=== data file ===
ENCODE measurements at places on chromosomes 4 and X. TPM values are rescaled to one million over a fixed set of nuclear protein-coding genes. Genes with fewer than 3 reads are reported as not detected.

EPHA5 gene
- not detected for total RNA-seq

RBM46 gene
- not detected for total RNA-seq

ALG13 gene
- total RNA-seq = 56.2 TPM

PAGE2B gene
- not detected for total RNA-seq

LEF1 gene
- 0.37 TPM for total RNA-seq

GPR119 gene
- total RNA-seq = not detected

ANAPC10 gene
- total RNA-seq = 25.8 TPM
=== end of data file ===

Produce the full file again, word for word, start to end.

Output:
ENCODE measurements at places on chromosomes 4 and X. TPM values are rescaled to one million over a fixed set of nuclear protein-coding genes. Genes with fewer than 3 reads are reported as not detected.

EPHA5 gene
- not detected for total RNA-seq

RBM46 gene
- not detected for total RNA-seq

ALG13 gene
- total RNA-seq = 56.2 TPM

PAGE2B gene
- not detected for total RNA-seq

LEF1 gene
- 0.37 TPM for total RNA-seq

GPR119 gene
- total RNA-seq = not detected

ANAPC10 gene
- total RNA-seq = 25.8 TPM